Confession: I have been living in Alabama since August and I haven't written a lick about the move. It is not entirely my fault, because honestly, where does one begin when one moves from The North to The South? Clearly, there is a lot to say. I had only been to The South once before, and that was in the spring when I interviewed at the University of Alabama. I took the job and loaded up a 14 foot Uhaul with an etching press, a Vandercook, a cabinet of type, and a cat, eventually arriving in Hunstville, Alabama. If you have ever moved a press (or two) you know it goes without saying that this was an epic move. Perhaps you have tried to get a tenure track job? Or more specifically a tenure track job in book arts and/or printmaking? If so you will know that this was an epic job hunt. Or have you attempted to maintain an art practice while you juggle way-too-many-things? If you can relate, you will know that this was an epic year.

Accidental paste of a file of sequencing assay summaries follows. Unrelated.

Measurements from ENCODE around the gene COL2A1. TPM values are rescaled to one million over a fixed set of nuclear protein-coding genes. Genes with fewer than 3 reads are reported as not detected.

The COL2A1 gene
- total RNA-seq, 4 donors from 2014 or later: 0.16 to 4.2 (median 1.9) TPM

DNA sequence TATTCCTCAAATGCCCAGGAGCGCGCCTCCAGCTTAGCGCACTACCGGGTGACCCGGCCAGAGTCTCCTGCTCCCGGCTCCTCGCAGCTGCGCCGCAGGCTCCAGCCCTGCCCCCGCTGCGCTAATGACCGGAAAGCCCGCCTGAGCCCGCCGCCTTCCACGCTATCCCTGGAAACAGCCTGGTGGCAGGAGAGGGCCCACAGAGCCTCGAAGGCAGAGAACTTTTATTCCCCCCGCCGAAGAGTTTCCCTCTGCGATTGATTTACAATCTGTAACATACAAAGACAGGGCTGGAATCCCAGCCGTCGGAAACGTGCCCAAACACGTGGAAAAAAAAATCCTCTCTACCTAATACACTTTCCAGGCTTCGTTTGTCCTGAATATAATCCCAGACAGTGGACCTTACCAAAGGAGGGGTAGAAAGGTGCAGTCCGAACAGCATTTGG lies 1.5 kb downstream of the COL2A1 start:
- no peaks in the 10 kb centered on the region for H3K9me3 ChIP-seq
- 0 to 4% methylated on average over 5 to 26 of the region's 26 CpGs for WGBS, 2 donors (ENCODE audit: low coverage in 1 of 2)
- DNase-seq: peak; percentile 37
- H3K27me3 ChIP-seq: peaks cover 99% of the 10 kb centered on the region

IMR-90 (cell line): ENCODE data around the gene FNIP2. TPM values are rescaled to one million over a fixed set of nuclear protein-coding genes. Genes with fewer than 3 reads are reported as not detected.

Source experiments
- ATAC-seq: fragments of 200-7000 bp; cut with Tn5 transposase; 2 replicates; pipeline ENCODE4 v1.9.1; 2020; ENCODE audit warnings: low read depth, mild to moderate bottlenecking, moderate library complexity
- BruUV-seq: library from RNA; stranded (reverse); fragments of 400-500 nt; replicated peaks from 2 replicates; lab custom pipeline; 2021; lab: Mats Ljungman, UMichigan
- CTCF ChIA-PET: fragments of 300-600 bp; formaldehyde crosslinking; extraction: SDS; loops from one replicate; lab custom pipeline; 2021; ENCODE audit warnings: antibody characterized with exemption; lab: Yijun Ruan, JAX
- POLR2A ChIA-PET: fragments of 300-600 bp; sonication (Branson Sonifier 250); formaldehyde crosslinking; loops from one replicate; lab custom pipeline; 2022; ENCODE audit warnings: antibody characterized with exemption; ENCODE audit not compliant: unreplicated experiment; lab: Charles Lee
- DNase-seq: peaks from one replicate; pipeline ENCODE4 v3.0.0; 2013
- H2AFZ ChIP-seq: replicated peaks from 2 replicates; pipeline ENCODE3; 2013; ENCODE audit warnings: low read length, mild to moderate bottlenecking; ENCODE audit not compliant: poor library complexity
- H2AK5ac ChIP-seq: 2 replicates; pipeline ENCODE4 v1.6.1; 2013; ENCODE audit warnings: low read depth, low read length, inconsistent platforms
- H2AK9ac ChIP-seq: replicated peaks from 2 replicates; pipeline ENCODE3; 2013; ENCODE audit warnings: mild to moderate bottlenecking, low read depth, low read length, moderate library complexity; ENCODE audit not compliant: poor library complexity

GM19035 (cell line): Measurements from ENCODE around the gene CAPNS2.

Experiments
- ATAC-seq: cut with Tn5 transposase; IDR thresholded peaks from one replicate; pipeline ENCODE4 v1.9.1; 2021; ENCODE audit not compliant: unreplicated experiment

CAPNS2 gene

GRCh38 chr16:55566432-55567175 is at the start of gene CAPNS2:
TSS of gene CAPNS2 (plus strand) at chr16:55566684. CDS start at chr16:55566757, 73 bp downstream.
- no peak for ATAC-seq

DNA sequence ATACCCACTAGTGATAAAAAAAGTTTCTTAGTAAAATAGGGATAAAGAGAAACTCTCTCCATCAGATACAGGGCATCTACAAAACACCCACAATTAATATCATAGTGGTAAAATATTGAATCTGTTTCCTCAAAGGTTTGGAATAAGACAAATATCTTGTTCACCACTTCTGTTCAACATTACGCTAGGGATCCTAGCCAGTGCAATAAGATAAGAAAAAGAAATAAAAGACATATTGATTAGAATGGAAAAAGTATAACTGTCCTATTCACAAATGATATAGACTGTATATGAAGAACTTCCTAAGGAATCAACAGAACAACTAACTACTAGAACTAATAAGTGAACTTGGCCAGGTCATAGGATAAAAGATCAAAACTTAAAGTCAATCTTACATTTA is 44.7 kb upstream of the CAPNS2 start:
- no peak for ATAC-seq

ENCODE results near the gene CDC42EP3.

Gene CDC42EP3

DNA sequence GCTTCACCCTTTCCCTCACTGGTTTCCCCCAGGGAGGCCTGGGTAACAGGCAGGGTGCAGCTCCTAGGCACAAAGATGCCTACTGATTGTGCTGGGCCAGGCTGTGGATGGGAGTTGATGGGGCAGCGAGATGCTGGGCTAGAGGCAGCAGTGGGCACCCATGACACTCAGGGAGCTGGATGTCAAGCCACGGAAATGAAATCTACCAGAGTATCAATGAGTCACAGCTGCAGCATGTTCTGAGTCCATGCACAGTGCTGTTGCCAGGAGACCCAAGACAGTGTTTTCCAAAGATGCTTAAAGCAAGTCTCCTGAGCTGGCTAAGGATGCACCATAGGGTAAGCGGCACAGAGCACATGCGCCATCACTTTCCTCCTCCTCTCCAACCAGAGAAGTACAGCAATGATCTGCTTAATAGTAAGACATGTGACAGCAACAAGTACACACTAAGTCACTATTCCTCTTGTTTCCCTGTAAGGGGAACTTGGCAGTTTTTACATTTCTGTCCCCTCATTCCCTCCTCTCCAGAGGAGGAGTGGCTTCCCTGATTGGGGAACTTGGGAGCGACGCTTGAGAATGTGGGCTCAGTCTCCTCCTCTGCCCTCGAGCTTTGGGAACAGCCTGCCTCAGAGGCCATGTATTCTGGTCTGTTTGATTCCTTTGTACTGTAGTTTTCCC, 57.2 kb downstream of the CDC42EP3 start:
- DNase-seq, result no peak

And it is difficult for me to write about such epic things. So I will start with something simple: my new studio. As an Associate Professor in Printmaking, I have my own studio space: four walls, two windows, one high ceiling, a concrete floor, a sink, and a separate storage space. I am going to take a guess at 400 square feet of art-making space.
As I adjust to my new home, new job, new students, and new friends, I am quietly working in this new space. Drawing, prepping paper, setting type, and filling paper bags with chips of wood.
And new work is starting to take shape.
I feel a kind of hesitation, looking at these photos of the studio. These images show show a space that has order (and it is true, like any good printmaker my studio has order). But it wasn't always like this. From the moment I arrived in Alabama, it took serious effort to get all of the equipment on the third floor and in its place. I had incredible support from my colleagues and the facility workers at UAH. But my friend Miguel, my daughter Helen, and my boyfriend Curt also helped--a lot. Damn, Curtles can problem-solve like a printmaker.